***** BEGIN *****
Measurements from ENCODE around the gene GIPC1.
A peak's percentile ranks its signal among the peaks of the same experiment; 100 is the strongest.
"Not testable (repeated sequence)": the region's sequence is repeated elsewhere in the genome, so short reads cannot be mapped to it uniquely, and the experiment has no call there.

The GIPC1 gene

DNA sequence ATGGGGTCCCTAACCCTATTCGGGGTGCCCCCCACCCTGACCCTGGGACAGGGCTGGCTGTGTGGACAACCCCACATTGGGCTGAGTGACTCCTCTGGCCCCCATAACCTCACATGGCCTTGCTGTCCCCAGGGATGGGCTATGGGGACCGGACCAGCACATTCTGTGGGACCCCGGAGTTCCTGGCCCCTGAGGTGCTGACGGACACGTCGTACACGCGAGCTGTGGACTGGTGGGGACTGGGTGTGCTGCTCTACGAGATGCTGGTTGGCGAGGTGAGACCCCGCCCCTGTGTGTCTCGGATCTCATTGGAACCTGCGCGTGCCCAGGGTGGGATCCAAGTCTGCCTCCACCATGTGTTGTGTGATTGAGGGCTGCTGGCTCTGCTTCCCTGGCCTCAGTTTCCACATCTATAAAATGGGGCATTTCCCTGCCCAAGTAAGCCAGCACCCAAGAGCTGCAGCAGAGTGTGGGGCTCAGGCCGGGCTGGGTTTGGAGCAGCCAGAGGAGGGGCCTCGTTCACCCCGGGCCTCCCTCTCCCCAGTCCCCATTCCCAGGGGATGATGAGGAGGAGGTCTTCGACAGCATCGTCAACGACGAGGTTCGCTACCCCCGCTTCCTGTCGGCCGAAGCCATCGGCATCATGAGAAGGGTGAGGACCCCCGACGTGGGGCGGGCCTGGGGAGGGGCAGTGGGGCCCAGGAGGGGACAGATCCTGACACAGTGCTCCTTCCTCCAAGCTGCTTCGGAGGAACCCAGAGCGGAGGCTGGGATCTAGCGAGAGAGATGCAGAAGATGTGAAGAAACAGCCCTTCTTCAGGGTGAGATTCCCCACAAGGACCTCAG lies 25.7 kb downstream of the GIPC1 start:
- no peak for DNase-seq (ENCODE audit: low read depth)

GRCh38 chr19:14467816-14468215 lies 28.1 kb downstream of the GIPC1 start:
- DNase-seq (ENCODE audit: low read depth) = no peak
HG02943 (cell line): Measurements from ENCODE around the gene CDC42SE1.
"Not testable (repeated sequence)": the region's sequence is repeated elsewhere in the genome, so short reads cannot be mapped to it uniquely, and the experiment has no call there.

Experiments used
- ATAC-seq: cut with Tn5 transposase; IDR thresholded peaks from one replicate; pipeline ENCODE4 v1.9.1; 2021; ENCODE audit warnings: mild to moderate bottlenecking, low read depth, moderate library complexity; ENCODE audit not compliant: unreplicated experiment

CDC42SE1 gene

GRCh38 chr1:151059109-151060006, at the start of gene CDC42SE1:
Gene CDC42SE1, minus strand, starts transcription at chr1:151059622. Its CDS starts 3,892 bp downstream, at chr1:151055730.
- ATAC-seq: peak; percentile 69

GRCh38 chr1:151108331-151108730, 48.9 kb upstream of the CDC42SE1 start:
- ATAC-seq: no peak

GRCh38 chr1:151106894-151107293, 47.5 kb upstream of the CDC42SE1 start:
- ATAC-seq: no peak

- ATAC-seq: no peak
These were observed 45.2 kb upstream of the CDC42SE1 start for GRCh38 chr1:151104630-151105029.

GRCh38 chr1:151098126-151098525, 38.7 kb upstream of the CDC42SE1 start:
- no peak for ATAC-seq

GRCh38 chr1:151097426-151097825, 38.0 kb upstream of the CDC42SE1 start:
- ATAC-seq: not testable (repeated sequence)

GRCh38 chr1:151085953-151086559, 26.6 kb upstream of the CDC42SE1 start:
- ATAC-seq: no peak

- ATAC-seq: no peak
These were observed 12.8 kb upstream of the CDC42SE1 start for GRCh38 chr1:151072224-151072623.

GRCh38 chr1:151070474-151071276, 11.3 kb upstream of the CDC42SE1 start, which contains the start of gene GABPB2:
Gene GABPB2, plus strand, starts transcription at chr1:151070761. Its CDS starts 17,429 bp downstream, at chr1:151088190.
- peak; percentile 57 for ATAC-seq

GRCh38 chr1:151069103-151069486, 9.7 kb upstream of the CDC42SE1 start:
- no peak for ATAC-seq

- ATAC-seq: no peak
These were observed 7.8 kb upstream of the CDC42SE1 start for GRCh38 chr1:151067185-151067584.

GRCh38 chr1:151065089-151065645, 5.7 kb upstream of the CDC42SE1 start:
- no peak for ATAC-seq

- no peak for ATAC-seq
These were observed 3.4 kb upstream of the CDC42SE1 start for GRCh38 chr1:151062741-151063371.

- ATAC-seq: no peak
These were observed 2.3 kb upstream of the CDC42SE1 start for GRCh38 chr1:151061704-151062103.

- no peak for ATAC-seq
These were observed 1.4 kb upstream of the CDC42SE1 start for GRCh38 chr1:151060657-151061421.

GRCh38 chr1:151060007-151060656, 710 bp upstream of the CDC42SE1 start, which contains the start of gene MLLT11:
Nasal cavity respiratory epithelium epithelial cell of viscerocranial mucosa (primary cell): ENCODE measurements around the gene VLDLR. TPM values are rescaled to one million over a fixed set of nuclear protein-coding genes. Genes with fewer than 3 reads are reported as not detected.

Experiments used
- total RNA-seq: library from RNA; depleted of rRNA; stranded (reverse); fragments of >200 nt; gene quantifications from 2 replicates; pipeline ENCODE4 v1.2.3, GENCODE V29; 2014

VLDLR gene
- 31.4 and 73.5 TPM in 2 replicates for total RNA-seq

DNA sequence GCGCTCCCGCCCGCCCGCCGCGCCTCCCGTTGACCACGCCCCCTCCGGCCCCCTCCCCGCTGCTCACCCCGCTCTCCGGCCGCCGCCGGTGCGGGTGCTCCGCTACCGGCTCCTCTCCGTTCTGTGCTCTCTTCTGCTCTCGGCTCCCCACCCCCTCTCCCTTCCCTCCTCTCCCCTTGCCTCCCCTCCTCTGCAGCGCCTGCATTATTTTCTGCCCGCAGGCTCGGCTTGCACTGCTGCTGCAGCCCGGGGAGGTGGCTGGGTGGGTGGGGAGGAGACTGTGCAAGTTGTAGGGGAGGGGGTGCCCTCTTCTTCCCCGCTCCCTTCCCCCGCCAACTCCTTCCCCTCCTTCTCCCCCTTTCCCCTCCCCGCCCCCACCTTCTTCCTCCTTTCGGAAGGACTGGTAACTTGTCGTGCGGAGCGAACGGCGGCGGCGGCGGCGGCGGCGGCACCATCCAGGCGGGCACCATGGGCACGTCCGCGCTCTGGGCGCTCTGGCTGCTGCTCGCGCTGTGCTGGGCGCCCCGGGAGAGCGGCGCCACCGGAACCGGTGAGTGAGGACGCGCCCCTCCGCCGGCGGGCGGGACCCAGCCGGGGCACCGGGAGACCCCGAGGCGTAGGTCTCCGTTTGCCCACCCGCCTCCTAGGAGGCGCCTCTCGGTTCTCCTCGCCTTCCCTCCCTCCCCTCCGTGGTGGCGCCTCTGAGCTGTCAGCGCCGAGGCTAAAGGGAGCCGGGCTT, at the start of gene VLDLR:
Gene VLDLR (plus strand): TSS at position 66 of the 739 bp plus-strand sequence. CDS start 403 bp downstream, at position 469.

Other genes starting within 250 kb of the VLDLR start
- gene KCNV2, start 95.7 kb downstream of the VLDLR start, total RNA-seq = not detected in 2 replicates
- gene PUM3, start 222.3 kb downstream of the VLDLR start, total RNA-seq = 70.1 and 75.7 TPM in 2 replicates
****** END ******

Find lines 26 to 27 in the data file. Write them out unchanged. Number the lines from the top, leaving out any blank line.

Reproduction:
- ATAC-seq: not testable (repeated sequence)

GRCh38 chr1:151085953-151086559, 26.6 kb upstream of the CDC42SE1 start: